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by the most reactionary advisors to Csar Nicholas II, The Protocols were a piece of disinformation created to influence him away from Enlightenment principles and back toward the medieval relationship the Csar had towards the Catholic Church and feudal lords. These were supposed to be the meeting minutes of a comparatively harmless congress of Zionists (As atrocious as the current state of affairs is in Isreal, Jewish nationalism was not at that time a threat to anyone...). These advisors took a fairly obscure satirical text about France under Napoleon, a text which implicated Napoleon in undermining French society, made a shoddy translation into Russian, and basically replaced the word Napoleon and Machiavelli with Jew. The dumb Csar, who already hated the Jews, panicked and anti-Jewish pogroms (race riots) swept the country. Csar Nicholas II used royal printing presses to popularize the book.

Conservative and reactionary Russians who fled the country after the fall of the Csar in 1905 brought this text with them all over the world, including the United States. Here, the notorious anti-Semite Henry Ford came upon it, and republished it as fact in a newspaper he ran, in order to undermine worker organizing in his factory. It also made its way into Germany, where another notorious anti-Semite got ahold of it: Adolf Hitler. It thoroughly influenced his thinking, and his mad scheme to unify all of Germany under one state. According to the Protocols, Jews were undermining states worldwide, so Hitler came up with a terrifying solution to how to deal with a non-German population that refused to be assimilated within his state's borders. It was these three men who are responsible for the immense popularity of the text.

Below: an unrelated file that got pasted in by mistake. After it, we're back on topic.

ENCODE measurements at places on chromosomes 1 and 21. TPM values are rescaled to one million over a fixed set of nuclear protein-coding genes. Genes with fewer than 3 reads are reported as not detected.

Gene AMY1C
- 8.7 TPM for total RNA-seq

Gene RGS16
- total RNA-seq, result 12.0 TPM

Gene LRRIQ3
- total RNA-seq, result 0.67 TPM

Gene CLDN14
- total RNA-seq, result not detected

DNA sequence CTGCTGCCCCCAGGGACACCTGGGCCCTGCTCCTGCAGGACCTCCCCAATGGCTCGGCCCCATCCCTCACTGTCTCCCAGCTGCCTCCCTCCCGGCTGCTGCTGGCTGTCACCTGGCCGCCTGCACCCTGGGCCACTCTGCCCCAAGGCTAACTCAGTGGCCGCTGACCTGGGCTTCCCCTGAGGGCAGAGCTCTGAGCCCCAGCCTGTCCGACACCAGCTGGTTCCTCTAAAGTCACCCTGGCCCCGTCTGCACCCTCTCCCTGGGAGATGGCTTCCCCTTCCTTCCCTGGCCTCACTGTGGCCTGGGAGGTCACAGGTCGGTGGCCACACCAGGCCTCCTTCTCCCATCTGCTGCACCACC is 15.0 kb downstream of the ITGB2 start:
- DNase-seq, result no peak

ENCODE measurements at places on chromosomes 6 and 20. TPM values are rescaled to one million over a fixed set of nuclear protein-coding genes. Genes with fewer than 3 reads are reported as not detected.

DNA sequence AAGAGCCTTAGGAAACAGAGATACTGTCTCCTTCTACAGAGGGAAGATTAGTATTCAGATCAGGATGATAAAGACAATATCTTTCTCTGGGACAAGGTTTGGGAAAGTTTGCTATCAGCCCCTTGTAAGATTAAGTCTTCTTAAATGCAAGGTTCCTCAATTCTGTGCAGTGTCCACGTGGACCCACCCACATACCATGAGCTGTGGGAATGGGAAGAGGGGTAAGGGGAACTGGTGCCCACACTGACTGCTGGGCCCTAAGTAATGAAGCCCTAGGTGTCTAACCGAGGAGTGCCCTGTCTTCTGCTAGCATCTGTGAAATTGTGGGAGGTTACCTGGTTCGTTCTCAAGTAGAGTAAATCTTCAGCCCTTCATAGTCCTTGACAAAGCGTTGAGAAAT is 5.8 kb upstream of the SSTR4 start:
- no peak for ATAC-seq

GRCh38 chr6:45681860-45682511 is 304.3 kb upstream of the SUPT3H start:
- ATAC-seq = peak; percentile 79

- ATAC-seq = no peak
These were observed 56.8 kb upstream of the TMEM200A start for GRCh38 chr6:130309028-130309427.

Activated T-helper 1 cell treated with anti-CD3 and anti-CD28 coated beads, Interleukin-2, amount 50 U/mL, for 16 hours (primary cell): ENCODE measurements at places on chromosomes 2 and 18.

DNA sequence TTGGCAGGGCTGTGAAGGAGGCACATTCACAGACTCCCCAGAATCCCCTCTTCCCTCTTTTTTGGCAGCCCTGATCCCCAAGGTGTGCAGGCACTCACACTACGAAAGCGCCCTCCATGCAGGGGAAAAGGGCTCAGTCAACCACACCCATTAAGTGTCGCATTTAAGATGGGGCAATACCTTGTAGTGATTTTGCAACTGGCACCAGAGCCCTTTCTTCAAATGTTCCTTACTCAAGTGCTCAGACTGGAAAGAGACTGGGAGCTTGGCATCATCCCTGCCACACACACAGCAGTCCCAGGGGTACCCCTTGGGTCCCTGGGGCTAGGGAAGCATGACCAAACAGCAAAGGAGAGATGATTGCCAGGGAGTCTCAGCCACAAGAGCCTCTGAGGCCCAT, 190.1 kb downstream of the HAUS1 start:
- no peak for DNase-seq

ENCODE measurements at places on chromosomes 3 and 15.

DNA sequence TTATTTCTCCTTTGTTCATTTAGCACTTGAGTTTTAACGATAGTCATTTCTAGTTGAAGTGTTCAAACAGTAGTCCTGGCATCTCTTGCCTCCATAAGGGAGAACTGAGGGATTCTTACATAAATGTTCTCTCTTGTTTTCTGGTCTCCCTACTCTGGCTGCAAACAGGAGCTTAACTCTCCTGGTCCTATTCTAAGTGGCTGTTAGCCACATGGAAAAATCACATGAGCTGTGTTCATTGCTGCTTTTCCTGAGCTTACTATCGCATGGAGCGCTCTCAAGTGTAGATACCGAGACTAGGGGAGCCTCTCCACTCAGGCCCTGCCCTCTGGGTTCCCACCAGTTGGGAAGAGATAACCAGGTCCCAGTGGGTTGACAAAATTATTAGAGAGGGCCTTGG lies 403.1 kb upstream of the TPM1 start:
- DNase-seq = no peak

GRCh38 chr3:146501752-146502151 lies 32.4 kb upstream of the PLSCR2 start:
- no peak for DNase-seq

Meanwhile, this book has been publicly debunked as a fraud. Many times. It is the great lie that will not die. No matter how thoroughly it is debunked, it lives on in the cover of the dimness of reactionary *ssh*l*s and anti-Semites. Because it never mattered whether it was true. You can trace a thread of anti-Semitism throughout history since Rome, where the Jews were vilified and crucified for being anti-colonial fighters.

Buy or borrow this book (I got it used for $3 including shipping on abebooks.com). Make your friends and family read it. Kill the lie that has been holding back not only Jews, but the liberation of humanity. Don't think so? Reexamine who uses this text: Adolf Hitler, Henry Ford, Csar Nicholas. They all thought that the perpetuation of this book would keep them in power. It's time to bury this embarassing lie.

The book loses a star because it was too short. I want to know much more about the effects of the Protocols. How has the lies perpetuated in The Protocols helped to put in things which are "common knowledge" about Jews (such as that they are bankers who control everything)? How have the Protocols been used recently? If any readers of this review know about a longer-form text that I could read about this topic, please drop a comment below with the book.
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LibraryThing member savageknight
Eisner's novel, summarizing what seems to be an insidious propaganda machine of hate that began in the late 1800s and continues today, is an incredulous tale of something that will note die! His style, storytelling, and pacing is as amazing as always. The subject was (strangely enough - or probably